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Allergy Symptoms

Symptoms of Childhood Illnesses

By

Updated September 28, 2011

More and more allergy medications are becoming available over the counter, without a prescription, including Allegra, Claritin and Zyrtec.

That leads many parents to treat their children's allergy symptoms on their own, without first consulting their pediatrician.

There is usually nothing wrong with that, as long as you are really treating allergies and not something else, like a cold or sinus infection. That makes learning to recognize allergy symptoms important.

Allergy Symptoms

In addition to having symptoms that always occur during a certain time of the year (seasonal allergies), you can suspect allergies if your child has symptoms after being around a specific indoor allergy trigger such as dust mites, pet dander or mold.

These allergy symptoms for hay fever (allergic rhinitis) can include:

  • runny nose with clear discharge
  • stuffy nose (congestion)
  • sneezing
  • itchy nose
  • red eyes, with tearing and itching

As allergies worsen or linger, children may also develop a sore throat, headaches and coughing, and their allergies may interfere with their sleep, leading to daytime irritability. It is these allergy symptoms that are often confused with having a cold or sinus infection, as many parents don't believe that allergies should get "so bad."

In addition to these allergy symptoms, children with allergies often have dark circles under their eyes (allergic shiners) and may have a crease near the bottom of their nose (allergic crease) from rubbing their nose so much (allergic salute).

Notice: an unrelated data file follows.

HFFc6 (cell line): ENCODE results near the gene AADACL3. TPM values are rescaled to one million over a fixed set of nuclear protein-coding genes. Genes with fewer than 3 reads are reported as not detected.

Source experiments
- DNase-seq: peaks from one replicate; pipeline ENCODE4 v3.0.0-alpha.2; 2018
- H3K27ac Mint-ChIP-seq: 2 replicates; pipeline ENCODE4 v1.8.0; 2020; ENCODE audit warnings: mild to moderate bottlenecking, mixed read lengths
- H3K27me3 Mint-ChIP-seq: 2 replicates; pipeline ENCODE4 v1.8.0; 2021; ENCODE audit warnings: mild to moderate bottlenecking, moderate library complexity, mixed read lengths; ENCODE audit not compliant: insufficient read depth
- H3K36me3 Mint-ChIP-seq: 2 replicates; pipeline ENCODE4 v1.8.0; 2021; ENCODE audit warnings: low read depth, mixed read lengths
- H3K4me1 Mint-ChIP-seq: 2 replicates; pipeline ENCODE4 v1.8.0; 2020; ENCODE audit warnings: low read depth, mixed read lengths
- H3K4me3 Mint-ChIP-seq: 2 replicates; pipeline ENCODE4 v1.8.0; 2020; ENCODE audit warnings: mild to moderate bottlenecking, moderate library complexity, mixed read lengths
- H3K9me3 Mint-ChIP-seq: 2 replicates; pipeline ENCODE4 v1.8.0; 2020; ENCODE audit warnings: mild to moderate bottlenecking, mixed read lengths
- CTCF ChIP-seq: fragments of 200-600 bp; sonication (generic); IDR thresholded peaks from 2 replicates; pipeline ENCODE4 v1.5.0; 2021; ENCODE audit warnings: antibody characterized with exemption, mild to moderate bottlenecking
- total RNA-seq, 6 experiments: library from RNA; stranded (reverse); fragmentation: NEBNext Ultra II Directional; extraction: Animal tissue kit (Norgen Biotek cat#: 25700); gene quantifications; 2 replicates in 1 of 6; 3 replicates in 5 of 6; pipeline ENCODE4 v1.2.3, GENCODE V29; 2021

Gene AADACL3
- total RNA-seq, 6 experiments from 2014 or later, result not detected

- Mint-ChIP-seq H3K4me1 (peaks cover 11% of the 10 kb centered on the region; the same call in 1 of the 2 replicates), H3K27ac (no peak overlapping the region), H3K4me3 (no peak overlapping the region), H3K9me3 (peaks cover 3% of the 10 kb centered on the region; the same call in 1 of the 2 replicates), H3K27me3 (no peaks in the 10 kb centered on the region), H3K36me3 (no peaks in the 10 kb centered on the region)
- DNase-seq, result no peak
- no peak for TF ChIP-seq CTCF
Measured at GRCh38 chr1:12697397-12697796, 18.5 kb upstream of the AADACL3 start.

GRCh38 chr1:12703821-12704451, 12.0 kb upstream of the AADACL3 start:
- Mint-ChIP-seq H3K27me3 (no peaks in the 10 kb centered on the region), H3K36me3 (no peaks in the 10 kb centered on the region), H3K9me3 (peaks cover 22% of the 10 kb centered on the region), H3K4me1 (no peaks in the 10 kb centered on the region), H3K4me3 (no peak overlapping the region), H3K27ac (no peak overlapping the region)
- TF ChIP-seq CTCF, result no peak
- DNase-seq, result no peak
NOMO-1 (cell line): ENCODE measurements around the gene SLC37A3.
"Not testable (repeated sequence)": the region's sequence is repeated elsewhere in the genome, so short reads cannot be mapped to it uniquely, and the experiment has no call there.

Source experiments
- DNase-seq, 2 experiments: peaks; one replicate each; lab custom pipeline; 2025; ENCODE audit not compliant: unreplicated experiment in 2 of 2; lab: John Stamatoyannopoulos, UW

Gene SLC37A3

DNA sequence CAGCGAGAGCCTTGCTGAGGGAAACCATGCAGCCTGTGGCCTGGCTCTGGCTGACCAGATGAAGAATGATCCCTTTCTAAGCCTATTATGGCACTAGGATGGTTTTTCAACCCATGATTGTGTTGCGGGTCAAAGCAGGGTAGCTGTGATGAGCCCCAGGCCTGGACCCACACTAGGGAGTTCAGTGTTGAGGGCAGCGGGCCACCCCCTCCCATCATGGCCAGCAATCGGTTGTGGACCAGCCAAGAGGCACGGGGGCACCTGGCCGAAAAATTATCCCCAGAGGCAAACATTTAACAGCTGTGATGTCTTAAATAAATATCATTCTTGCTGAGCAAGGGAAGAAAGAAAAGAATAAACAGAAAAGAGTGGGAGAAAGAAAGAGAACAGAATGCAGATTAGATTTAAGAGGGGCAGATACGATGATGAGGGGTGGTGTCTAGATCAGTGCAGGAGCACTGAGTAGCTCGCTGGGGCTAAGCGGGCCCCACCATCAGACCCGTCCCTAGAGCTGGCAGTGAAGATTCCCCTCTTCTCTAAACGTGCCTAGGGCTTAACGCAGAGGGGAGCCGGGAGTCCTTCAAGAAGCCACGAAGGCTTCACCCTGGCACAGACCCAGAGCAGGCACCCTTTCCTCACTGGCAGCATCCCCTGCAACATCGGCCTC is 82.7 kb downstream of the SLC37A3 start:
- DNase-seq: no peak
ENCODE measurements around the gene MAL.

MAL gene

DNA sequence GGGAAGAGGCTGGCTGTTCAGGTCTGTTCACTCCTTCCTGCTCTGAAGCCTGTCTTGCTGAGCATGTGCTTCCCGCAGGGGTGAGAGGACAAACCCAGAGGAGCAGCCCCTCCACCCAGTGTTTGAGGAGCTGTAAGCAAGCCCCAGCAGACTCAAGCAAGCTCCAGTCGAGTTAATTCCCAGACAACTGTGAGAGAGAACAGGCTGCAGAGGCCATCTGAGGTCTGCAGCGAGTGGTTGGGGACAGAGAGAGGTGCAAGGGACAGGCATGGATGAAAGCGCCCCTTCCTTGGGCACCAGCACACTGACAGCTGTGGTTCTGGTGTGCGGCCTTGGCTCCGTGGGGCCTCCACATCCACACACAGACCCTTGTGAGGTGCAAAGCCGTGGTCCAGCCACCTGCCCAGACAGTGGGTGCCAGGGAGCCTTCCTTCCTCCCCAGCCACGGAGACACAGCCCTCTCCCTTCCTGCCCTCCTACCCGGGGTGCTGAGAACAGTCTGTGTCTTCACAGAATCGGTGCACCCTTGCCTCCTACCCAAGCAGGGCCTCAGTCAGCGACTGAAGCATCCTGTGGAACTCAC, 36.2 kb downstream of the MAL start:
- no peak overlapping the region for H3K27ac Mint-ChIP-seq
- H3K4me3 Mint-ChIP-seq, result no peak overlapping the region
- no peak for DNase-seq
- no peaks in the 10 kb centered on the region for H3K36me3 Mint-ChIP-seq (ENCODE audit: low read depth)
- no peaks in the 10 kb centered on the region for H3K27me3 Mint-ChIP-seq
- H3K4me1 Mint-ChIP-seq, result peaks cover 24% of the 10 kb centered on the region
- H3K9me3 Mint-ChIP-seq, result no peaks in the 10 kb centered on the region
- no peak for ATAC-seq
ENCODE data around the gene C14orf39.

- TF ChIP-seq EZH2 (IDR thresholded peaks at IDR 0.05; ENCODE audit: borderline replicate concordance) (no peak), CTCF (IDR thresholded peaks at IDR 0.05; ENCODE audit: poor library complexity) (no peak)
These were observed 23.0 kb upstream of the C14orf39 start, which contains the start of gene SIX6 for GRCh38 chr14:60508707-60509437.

If a child also has asthma, uncontrolled allergies may also trigger asthma symptoms, leading to coughing, wheezing, and trouble breathing.

And allergies to foods, medications, and insect stings can lead to other allergy symptoms, such as hives and anaphylaxis.

Cold versus Allergy Symptoms

Although a clear runny nose, congestion, and sneezing are all classic allergy symptoms, it is important to keep in mind that they are also common cold symptoms. A green or yellow runny nose or fever are also more likely with a cold and are not typically thought of as occurring with simple allergies.

Since cold and allergy symptoms can be so similar, it can also help to tell the two apart by thinking about a few questions:

  • Is your child in one of his typical allergy seasons?
  • Has your child been exposed to something that typically triggers his allergies, such as a cat or dog?
  • Has he been around anyone else who has a cold?
  • Are his allergy medicines working?

Instead of allergies, your child may just have a cold if his allergy medicines aren't working, everyone around him has a cold, and he hasn't been around his usual allergy triggers. This is especially likely if he has a green or yellow runny nose or a fever.



Sources:

Adkinson: Middleton's Allergy: Principles and Practice, 6th ed.

Kliegman: Nelson Textbook of Pediatrics, 18th ed.

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